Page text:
Really, this game is beautiful.  The opening scene is a shot of the Ishimura before you actually land on it and it really rivals any sci-fi movie as of late in the looks department.  The animations of Isaac are fluid, as well of those of the various beasties he encounters throughout his travels.  The environment and the atmosphere are the real stars though.  PLAY THIS GAME IN THE DARK!  At one point in the game I was exploring a room that had a flashing yellow alarm light constantly going off.  My whole room would be bathed in yellow light every two seconds, to the point where the neighbors would probably wonder what the hell was going on if they looked at my window.  Despite taking place almost solely on the Ishimura, the environments themselves are actually quiet varied.  The ship is huge and the developers took advantage of the multitude of areas a huge ship with a crew numbering in the hundreds would have.  Incredibly tight corridors  that can barely allow one person to move through in the depths of the ships mechanical sections give way to huge open spaces in the garden area (come to think of it, Sunshine is another movie that draws easy comparisons here) .  The different sections of the ship are reached by taking an in ship tram system, but it basically serves as a loading screen between the large areas.  Six or seven seconds of loading isn’t something you want to be sure, but the different sections are so large and contain no other load times that I forgive the game for the long transitions.  There is also never a point where you have to use the tram six times in a row to get backtrack insanely far, so in practice the load times are few and far between.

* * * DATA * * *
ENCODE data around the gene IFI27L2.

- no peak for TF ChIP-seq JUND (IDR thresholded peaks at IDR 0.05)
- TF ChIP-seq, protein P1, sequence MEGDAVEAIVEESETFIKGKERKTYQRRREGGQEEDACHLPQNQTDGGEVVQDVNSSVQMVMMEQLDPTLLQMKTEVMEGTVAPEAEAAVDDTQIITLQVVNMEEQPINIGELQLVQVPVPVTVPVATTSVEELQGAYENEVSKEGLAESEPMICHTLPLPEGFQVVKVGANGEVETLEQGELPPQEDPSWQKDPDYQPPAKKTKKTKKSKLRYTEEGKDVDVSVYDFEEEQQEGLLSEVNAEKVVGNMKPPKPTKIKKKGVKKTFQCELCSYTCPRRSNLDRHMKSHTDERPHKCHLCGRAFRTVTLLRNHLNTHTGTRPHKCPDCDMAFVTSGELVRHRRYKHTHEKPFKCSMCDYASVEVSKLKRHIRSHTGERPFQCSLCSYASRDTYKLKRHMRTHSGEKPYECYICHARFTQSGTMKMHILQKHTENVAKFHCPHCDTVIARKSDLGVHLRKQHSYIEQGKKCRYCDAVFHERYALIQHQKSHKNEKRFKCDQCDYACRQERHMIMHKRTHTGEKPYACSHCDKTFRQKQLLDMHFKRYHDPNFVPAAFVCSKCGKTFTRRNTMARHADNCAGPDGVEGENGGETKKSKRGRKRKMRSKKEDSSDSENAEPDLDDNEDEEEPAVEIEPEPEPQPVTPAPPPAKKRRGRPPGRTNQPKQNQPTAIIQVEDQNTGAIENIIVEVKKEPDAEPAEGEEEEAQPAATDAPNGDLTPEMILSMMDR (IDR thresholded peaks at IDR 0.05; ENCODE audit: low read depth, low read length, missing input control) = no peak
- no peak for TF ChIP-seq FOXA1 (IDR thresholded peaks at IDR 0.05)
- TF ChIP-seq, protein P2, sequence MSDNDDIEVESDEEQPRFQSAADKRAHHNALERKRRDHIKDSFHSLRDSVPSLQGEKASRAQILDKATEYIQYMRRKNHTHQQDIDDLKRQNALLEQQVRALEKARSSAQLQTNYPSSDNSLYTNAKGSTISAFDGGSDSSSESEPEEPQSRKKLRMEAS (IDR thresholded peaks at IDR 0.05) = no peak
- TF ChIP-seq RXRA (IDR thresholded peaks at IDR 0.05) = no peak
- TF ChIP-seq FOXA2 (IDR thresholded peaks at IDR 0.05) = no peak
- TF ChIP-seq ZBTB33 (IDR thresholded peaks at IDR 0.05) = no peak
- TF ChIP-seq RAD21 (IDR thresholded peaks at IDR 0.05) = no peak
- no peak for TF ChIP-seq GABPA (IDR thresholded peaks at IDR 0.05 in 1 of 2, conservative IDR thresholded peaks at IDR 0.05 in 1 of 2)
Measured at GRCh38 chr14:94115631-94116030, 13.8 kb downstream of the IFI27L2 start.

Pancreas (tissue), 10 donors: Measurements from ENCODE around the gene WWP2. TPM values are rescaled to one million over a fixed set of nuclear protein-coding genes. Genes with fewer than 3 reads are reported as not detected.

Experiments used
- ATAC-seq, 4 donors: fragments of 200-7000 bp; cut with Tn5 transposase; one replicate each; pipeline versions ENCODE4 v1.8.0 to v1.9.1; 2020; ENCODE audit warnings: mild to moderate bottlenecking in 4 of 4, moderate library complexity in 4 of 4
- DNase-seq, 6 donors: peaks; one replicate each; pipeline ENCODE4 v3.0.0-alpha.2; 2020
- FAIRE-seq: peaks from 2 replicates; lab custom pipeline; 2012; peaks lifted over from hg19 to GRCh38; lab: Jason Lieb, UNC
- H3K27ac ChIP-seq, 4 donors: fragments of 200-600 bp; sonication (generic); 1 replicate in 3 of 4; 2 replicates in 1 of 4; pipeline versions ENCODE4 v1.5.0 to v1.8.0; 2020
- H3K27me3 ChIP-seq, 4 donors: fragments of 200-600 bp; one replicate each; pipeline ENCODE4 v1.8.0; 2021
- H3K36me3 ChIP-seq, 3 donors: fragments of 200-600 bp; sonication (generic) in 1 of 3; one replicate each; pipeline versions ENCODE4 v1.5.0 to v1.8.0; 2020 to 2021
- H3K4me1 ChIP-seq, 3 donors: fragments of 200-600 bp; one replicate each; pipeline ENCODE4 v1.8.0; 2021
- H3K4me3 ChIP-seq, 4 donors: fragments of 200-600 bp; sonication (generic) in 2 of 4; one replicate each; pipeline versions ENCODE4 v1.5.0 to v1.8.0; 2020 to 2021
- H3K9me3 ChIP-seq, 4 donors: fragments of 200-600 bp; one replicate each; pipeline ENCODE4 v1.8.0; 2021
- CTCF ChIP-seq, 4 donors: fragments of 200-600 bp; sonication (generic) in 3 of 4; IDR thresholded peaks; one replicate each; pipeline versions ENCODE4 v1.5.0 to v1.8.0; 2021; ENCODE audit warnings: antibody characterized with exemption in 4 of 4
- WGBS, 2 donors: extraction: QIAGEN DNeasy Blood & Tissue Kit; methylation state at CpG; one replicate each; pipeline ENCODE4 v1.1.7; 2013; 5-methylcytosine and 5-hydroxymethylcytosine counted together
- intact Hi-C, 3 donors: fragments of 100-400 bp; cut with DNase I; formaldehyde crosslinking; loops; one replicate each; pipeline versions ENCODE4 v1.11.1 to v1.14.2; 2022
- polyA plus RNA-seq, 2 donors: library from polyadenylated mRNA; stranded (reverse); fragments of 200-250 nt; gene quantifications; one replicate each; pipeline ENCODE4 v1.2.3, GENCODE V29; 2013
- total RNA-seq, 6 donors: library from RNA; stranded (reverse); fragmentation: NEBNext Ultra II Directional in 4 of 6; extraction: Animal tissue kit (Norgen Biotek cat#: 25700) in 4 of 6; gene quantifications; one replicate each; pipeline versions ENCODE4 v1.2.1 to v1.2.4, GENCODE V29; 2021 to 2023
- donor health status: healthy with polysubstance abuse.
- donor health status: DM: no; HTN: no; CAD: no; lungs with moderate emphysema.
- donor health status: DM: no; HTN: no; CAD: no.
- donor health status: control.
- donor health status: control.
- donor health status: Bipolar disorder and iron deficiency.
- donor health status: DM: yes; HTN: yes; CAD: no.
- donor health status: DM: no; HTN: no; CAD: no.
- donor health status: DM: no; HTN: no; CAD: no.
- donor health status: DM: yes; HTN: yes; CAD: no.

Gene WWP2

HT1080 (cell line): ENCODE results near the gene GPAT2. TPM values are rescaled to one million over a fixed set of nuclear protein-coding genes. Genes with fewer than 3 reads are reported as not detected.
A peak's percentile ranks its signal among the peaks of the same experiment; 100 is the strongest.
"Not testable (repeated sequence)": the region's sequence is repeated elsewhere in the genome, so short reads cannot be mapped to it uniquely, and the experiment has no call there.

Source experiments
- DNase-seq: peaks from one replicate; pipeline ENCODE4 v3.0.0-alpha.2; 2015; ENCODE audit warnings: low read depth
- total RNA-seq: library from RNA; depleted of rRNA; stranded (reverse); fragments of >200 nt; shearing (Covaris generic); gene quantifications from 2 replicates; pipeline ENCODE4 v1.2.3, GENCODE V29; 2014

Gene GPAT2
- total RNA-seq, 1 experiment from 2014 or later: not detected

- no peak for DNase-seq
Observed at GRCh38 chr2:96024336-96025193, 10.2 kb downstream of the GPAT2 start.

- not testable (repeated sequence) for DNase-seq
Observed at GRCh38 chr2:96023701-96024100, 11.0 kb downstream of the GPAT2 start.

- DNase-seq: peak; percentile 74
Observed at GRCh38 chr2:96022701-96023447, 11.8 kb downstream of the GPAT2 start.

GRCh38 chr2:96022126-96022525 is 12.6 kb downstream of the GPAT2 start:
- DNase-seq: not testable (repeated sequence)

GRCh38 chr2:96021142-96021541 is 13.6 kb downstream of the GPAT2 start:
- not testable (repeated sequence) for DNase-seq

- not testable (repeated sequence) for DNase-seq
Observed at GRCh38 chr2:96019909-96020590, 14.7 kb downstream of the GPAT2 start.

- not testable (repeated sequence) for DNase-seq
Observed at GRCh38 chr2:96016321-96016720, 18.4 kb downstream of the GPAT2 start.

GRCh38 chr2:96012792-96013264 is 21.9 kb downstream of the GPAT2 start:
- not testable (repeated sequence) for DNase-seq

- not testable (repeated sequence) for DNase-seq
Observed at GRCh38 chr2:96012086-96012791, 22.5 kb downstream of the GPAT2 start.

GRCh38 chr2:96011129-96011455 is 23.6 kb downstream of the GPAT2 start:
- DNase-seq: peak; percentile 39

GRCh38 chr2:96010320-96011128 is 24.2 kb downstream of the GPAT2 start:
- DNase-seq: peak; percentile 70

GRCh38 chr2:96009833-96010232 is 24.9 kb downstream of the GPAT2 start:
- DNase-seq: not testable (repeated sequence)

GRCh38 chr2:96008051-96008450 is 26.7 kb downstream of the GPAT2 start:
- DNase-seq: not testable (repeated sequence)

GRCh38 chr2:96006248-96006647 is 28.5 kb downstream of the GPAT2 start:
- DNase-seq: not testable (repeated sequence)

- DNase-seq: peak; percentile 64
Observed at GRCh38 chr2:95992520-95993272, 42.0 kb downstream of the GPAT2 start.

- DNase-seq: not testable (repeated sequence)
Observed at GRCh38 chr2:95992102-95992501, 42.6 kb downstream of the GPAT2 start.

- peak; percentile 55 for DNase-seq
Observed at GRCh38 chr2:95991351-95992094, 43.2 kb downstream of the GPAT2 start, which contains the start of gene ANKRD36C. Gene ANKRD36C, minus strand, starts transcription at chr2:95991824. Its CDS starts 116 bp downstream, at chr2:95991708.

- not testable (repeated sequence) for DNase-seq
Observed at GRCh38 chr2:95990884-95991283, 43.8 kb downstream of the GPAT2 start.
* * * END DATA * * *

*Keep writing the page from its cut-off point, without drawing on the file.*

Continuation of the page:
The return to the survival horror style over the more action oriented style is really done by how Isaac Clarke is presented.  Isaac is not a soldier, he’s an engineer.  As such, most of Isaac’s “weapons” are not even truly designed for combat.  The gun Isaac starts with is called a plasma cutter and is in theory used as a cutting tool.  This proves advantageous for you as a player, because combat against the so-called “Necromorphs” is far from traditional.  The game calls it “strategic dismemberment”, which sounds like it will get you on all kinds of government watch lists if you google it.  In game terms, it means that a head shot isn’t the best thing to be going for most of the time.  To truly put down the necromorphs, one must remove limbs.  Arms, legs, other limbs that most creatures aren’t supposed to have but necromorphs do anyway, all go flying in ultra bloody detail.  Despite the lack of “true” weapons (exceptions being an assault rifle and flame thrower) Isaac does have a few more tricks.  His suit has a built-in tractor beam, which basically is an excuse for this game (along with most every other game that can fit it in) to include Half Life 2’s gravity gun.  Objects can be picked up and moved, as well as flung at high speeds at baddies.  Also built-in to Isaac’s suit is some sort of kinetic dampener, which basically slows down anything it hits, organic or otherwise.  This comes into play with some puzzle solving (ie: the rapidly opening and closing doors that would cut you in half get slowed to a crawl so you can slip through) and serves as a kind of last-ditch effort in combat, enabling Isaac to practically halt a necromorph in its tracks.  The real fun comes from slowing down the foe, putting a few plasma cutter shots into all of his extremities, then watching them all fall off at once when the slow effect wears off.  Wicked.  All the wickedness does not come from Isaac, as the game is really good at killing you in fantastically gruesome ways.  When health is low and an enemy gets you within its grasp, prepare for the twisting off of your head, the loss of your internal organs, or some literally bone crunching smashing going on.  My general response was “nnoooo……eeww….NNOOOOOOOO!…..Damn it.”